PhotoAllergic reactions can cause intense itching that distracts you during the day and keeps you up at night. Fortunately there are several prescription and over-the-counter medications that do a pretty good job of relieving symptoms.

But we continue to hear from some consumers who say the medications  make their misery worse when they stop taking them – leaving them dependent on the medication.

“I have been taking Zyrtec for about six years and my doctor wants me to stop some of my meds,” Patrick, of Mt. Gilead, Ohio, writes in a ConsumerAffairs post. “But when I quit Zyrtec, a couple of days later, I started itching and the itching became unbearable. It's all over from my head to my feet and I have a sort of numbness and tingling in my hands. This drug works well for allergies but is a nightmare to get off.”

Karen, of Kodak, Tenn., reports a similar experience.

“I started taking Zyrtec for allergies and once I stopped taking it, I was itching and had hives along with a headache,” she writes. “I really wish I would have never taken this stuff.”


PhotoMavi, of St. Louis, Mo., reports the same problem with Singulair.

“I tried to get off the Singulair, but every time I did, I would develop a rebound that was even more severe, swollen itchy eyes, sinus infection, coughing, asthma," Mavi wrote. “That would make me run back to the Singulair just to get some relief.”

We turned to a couple of eminent allergists, members of the American Academy of Allergy, Asthma and Immunology, to find out if other patients are having similar experiences. Neither was aware of it.

Doctors' opinions

“I would say this is not common or even reported at all,” said Todd Rambasek, M.D., of E.N.T. & Allergy Health Services, Cleveland, Ohio. “Tolerance to a drug is called tachyphylaxis and although this may be seen with other allergy drugs, namely albuterol, it has not been found with antihistamines. I suspect that in these patients their underlying allergies just got worse.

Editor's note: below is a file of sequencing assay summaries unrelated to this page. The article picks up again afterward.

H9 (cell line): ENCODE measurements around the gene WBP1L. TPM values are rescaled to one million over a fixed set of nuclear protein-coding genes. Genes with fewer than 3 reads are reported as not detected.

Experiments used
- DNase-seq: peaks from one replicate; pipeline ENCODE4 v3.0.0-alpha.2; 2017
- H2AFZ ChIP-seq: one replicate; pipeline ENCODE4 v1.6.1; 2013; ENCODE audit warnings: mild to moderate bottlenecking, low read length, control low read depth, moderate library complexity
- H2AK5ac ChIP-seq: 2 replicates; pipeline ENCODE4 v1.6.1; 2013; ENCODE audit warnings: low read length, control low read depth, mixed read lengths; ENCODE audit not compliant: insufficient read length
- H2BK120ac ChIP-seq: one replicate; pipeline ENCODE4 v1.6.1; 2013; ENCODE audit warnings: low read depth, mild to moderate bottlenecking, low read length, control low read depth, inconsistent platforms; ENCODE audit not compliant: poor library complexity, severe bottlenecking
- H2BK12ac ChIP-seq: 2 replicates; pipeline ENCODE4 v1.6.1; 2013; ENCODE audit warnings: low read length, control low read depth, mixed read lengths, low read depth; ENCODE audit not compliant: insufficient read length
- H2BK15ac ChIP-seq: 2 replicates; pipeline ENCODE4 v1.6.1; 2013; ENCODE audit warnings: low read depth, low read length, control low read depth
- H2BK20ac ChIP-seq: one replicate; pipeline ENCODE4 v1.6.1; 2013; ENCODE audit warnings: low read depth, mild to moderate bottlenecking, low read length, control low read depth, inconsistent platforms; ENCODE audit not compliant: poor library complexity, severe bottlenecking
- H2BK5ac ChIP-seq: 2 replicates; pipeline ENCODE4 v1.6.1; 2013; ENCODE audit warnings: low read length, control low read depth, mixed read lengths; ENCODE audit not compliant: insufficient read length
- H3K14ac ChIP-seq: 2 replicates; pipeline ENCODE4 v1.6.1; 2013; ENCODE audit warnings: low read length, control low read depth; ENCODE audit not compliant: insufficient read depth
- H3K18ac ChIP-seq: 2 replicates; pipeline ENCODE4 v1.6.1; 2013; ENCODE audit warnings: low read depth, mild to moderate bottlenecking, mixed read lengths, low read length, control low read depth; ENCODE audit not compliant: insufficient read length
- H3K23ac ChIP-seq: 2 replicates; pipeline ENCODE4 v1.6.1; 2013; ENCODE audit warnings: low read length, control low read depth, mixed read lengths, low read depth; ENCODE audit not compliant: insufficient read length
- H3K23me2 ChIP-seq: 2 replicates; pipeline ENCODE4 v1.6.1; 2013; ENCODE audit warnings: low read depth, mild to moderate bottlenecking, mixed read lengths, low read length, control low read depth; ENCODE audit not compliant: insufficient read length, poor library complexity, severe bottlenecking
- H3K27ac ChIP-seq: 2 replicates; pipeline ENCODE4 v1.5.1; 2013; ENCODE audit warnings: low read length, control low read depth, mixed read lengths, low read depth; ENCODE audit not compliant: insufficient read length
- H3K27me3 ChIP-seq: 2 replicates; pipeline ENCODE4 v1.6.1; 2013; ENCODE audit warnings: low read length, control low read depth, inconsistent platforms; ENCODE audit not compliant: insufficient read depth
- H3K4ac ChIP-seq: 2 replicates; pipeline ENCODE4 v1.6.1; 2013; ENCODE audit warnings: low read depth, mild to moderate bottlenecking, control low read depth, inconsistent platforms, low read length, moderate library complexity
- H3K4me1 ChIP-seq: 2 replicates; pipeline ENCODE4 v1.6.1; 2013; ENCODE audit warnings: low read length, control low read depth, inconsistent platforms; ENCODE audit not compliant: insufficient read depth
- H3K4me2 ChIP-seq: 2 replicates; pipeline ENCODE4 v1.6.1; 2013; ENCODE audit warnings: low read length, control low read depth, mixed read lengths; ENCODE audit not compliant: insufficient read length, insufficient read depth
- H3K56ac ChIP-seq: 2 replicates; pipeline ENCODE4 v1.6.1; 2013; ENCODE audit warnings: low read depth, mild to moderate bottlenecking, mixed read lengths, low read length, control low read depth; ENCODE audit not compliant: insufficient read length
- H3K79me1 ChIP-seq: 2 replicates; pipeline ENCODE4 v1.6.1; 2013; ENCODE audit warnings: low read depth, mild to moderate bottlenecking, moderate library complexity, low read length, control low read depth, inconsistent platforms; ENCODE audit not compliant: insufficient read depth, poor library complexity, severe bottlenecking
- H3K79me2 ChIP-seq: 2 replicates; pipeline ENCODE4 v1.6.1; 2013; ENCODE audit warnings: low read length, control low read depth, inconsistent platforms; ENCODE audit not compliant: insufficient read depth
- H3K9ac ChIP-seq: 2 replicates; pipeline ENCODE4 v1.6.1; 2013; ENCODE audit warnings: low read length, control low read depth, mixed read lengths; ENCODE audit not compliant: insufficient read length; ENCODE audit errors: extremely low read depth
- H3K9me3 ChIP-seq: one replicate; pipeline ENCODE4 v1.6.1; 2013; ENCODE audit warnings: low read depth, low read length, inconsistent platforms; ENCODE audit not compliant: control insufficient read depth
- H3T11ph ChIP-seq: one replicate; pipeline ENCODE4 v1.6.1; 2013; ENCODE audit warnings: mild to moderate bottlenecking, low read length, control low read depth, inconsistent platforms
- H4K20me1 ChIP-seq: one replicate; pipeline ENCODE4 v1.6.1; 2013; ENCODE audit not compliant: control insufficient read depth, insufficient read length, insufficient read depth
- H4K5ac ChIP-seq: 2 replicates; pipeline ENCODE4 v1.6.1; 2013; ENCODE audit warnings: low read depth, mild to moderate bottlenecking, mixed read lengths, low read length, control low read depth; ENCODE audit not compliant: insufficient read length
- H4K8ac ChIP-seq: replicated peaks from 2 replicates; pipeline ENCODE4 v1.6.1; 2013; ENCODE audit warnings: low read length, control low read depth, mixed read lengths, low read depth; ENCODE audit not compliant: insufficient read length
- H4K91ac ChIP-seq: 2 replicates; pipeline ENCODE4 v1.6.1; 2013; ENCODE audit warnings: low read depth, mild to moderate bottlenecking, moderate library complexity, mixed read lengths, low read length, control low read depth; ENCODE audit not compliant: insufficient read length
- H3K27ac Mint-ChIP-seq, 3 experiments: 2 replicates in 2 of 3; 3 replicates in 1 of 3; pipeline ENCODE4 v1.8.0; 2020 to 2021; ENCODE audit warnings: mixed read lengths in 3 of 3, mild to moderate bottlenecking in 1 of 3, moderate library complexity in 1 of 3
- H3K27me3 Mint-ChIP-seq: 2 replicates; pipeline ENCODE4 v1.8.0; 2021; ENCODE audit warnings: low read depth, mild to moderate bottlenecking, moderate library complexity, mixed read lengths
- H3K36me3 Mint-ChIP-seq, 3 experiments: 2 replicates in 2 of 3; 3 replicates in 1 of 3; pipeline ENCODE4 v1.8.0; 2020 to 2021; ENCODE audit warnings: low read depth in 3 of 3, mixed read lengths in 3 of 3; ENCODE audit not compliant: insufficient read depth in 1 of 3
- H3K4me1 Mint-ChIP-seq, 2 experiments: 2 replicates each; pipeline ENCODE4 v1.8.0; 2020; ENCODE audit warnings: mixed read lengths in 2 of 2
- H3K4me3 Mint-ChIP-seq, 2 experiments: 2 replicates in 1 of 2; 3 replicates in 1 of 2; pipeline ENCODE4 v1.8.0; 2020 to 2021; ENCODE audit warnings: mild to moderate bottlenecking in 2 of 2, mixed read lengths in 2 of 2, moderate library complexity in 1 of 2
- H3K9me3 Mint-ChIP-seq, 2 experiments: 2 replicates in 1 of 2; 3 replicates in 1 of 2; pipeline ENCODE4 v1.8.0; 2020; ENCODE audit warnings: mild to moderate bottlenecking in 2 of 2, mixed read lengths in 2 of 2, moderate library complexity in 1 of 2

Vincent C. Tubiolo, M.D., an allergist in private practice in Santa Barbara, Calif., told us much the same thing.

“The short answer is that there is no scientific evidence that I am aware of that supports the claim that several patients have regarding a type of 'rebound' worsening of symptoms after stopping antihistamine therapy,” he said.

Nasal sprays another matter

Tubiolo said Afrin and similar decongestant sprays do have this effect and consumers should understand it can be a significant risk. Physicians generally recommend stopping these decongestant sprays after approximately three days of use.

“In my experience, most patients who claim a worsening of symptoms after stopping the antihistamines either have more severe allergies than they recognize and symptoms simply recurred with a new allergen exposure or they have another problem, like a sinus infection,” Tubiolo said.

Both doctors says that consumers who suffer worsening symptoms should waste no time in seeing their physician if they find allergy medicines no longer helpful.

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